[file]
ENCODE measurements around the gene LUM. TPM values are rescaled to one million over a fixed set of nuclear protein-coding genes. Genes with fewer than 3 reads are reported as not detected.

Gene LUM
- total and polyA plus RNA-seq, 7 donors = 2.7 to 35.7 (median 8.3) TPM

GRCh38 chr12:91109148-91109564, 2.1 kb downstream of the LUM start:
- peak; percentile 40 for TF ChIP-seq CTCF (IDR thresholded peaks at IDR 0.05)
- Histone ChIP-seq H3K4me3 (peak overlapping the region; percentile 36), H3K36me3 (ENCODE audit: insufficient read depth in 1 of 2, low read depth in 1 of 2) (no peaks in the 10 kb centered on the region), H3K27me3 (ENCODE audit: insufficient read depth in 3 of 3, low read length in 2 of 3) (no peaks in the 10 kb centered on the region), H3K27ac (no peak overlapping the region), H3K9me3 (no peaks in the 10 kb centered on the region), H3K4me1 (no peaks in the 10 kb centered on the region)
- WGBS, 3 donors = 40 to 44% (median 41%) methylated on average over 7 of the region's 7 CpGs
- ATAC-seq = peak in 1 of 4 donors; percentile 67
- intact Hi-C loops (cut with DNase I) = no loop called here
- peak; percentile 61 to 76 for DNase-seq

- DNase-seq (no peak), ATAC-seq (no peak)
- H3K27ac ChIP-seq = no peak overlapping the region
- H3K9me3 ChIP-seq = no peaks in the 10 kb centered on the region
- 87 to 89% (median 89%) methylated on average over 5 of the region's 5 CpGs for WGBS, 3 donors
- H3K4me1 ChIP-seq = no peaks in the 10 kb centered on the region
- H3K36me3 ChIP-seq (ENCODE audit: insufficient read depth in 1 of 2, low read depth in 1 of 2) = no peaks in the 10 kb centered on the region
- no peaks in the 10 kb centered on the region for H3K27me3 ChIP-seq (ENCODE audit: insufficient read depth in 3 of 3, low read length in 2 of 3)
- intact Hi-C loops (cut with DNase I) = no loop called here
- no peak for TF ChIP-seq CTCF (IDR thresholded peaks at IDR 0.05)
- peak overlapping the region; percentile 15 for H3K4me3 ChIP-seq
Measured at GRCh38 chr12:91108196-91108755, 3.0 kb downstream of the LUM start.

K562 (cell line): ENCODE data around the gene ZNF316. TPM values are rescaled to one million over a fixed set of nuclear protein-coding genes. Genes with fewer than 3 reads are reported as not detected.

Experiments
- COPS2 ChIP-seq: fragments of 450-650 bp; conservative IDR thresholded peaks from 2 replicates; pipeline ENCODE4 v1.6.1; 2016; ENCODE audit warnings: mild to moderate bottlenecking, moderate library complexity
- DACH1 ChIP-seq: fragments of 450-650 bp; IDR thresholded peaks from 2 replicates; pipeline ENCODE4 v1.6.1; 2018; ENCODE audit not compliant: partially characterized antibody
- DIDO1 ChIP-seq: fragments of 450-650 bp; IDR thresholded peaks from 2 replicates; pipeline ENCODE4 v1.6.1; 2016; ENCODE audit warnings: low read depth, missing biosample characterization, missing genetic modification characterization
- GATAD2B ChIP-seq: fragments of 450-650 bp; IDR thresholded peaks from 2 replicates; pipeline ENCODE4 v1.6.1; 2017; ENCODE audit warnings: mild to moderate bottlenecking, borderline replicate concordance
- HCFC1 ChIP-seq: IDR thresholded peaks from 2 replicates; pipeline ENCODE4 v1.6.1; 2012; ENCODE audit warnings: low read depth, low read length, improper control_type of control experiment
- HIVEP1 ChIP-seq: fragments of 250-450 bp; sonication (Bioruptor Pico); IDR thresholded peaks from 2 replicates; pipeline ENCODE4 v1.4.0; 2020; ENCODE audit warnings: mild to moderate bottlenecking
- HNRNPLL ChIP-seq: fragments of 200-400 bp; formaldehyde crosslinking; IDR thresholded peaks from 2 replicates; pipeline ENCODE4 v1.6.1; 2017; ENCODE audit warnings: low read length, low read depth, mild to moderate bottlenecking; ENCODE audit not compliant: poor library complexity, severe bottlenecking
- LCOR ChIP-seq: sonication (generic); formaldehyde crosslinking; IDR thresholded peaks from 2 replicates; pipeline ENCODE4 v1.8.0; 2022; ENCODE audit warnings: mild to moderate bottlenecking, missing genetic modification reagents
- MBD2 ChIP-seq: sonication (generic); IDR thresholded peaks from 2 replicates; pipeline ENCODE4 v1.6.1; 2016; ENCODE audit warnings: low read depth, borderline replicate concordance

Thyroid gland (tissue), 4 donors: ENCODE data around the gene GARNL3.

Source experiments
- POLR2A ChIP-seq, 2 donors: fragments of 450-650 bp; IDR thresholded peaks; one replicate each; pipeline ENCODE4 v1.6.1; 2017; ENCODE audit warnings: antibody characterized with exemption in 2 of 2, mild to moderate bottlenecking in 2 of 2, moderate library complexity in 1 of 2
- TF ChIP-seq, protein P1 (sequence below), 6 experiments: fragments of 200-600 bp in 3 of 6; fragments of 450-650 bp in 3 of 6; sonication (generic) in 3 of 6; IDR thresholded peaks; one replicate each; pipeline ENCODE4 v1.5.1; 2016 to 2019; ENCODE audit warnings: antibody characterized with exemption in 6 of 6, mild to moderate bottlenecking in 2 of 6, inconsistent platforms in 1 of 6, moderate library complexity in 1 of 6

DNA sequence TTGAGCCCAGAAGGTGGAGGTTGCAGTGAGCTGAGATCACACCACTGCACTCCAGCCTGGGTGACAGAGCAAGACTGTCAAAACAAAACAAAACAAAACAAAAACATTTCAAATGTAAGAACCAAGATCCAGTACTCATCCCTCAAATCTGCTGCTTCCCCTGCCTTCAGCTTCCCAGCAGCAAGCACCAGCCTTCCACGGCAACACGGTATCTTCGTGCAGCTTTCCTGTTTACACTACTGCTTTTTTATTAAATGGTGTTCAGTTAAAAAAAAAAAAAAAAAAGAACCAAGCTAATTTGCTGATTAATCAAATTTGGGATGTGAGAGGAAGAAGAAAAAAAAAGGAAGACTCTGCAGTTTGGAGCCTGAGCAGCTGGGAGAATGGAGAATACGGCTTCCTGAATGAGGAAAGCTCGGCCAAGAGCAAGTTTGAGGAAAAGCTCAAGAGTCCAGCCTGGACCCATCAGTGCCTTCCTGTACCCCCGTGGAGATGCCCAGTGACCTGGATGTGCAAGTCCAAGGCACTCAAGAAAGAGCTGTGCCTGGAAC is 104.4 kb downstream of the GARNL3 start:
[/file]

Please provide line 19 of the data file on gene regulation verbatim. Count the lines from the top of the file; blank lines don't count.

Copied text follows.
- no peak for TF ChIP-seq CTCF (IDR thresholded peaks at IDR 0.05)